surrounding mental health issues because nobody
talked about it and we wanted to get people talking.
And even though it was difficult at first, we decided,
well, if we want other people to talk about it,
we have to be willing to talk about it.
>>Cathy: We really felt things could have moved
more progressively and better in our lives,
had we been able to talk about it.
Come out and talk to other people about it and not
had people go "I knew she was crazy!"
So we thought, well, we should come out and tell our stories.
Uh, my mom falls into the category of self-medication.
She always said "I don't have a drinking problem.
I never drink before the cocktail hour."
No matter, it was a large glass filled with pure vodka.
She was feisty!
She rode horses and motorcycles and she was very funny.
And when she drank, her personality grew exponentially.
It was already pretty big.
But she could go from light to dark in a really short period
When I look back over my mom's entire lifetime,
through the lens of my own bipolar, I really believe
she was self-medicating her bipolar with alcohol.
Your family might have a history of mental illness
but if you mistake the addiction for the whole story,
you might never know.
That's right because one of the things they can
determine whether you are predisposed to developing
a mental illness is if you have a family history of it.
Well, insanity runs in my family.
It practically gallops.
Yeah, yeah, many, many years ago, my father was
first diagnosed with severe depression.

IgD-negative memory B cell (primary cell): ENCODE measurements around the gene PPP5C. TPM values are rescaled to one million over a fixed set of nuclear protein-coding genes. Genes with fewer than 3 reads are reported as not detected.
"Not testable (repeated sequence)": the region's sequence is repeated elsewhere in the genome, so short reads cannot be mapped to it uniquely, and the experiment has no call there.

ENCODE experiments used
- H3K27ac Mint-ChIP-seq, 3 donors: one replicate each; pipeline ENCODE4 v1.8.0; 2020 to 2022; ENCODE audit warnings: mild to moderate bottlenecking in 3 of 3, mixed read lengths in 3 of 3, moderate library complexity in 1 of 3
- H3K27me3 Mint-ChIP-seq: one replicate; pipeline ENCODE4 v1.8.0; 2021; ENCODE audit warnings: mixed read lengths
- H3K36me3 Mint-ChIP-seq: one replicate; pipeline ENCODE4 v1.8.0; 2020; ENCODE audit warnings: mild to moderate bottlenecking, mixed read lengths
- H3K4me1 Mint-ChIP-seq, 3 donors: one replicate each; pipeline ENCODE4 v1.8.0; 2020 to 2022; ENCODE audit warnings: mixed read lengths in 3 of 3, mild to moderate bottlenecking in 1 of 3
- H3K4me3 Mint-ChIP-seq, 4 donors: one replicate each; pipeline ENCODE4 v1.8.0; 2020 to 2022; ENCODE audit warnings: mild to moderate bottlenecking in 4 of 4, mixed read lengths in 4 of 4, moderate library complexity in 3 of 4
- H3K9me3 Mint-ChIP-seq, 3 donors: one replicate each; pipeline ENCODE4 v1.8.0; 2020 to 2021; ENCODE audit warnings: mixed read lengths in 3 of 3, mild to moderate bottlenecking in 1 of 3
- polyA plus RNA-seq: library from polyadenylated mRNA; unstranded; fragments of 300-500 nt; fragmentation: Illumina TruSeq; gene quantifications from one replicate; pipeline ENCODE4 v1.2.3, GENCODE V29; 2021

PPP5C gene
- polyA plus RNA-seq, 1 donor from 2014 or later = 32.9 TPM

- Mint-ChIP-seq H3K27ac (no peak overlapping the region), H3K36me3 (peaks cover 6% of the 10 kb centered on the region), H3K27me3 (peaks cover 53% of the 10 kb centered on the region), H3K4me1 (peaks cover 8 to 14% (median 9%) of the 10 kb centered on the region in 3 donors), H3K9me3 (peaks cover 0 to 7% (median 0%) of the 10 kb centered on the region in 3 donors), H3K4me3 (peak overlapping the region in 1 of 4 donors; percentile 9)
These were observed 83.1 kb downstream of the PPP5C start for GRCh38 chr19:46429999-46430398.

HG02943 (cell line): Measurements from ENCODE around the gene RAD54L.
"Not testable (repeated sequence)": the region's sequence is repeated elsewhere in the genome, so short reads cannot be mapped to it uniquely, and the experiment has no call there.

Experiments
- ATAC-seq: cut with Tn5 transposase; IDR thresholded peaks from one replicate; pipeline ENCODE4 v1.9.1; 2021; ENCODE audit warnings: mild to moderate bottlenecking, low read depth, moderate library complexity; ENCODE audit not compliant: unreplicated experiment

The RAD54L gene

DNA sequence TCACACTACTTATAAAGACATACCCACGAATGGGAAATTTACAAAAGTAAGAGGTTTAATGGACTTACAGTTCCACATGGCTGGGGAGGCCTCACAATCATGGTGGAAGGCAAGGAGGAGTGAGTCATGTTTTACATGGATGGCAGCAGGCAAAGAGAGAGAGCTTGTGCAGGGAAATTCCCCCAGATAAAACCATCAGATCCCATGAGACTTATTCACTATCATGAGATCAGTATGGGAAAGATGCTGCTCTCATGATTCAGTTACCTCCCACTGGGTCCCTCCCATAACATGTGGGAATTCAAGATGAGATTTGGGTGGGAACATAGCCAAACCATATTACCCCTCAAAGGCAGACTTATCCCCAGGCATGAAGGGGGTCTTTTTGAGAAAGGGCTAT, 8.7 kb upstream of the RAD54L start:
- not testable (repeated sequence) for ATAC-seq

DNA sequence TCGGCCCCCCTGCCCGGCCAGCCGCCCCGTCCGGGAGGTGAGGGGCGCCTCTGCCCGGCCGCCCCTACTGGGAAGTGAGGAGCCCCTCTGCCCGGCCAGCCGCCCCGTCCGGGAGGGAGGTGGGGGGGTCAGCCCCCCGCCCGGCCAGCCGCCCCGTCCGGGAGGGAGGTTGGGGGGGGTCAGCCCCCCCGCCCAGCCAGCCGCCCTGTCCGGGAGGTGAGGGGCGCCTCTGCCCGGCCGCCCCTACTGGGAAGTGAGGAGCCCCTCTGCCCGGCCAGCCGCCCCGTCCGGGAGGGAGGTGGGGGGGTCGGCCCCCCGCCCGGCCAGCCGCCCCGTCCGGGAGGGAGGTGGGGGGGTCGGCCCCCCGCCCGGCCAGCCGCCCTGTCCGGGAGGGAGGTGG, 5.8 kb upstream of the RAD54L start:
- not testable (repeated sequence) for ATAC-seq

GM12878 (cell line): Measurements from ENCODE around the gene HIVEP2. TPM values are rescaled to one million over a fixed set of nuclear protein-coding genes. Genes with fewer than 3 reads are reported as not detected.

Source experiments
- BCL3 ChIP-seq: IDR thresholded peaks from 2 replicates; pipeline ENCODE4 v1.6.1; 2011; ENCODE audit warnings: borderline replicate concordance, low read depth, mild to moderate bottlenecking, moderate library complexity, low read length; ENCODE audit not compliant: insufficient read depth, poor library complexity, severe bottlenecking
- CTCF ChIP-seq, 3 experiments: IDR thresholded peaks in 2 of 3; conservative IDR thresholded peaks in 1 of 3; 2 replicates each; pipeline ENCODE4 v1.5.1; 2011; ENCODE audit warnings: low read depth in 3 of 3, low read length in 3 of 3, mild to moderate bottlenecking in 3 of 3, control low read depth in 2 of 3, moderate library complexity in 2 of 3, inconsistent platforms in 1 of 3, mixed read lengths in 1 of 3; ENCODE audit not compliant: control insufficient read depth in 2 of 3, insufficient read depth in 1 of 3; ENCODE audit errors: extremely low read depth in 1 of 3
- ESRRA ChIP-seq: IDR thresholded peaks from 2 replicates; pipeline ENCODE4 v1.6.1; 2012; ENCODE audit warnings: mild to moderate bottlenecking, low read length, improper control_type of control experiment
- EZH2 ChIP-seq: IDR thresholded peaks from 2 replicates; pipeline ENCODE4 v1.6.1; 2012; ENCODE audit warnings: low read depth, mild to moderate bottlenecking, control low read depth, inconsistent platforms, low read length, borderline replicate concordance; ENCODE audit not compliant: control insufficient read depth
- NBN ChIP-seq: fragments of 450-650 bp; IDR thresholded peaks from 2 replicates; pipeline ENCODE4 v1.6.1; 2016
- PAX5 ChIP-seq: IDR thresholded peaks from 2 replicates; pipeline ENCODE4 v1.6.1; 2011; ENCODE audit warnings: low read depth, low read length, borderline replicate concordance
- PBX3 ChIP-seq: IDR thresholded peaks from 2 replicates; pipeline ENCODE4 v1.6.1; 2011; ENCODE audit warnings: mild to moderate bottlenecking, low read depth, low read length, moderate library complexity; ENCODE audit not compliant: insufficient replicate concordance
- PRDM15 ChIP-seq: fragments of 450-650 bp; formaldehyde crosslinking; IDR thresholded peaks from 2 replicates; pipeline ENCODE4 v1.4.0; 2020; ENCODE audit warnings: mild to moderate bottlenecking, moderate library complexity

Now looking back on it with what I know now, I'm positive
that his diagnosis should have been bipolar disorder.
Because he had huge mood swings, huge high, high
highs and very low lows, and he drank a lot like
Cathy's mother, to kind of hide those symptoms.
The first time that my dad was hospitalized for
depression, my mother reached out to his family
to see if any of them had had any problems and come
to find out that all 3 of my dad's brothers had been
hospitalized for depression and/or anxiety
at one time or another.
All three, but nobody knew it because nobody talked about it.
As a matter of fact, my grandmother, the Queen
went so far as to say "Oh no, we've never
had any problems like that in this family",
ew, stigma, stigma, right?
Now my mother was never diagnosed with anything
other than codependency, which was my diagnosis for her.
But she too came from a family in which no one
talked about their problems.
Don't show the world your true face,
it's dangerous to let them really see.
It's better to be pretty and composed,
pretty and composed, in control.
So what's the legacy?
Am I doomed to pass this on to my family?
Making them feel bitter and alone, bitter and alone
Damage done, damage done.
Damage done, damage done.
>>Lynn: It's not often that you see a show that is this honest.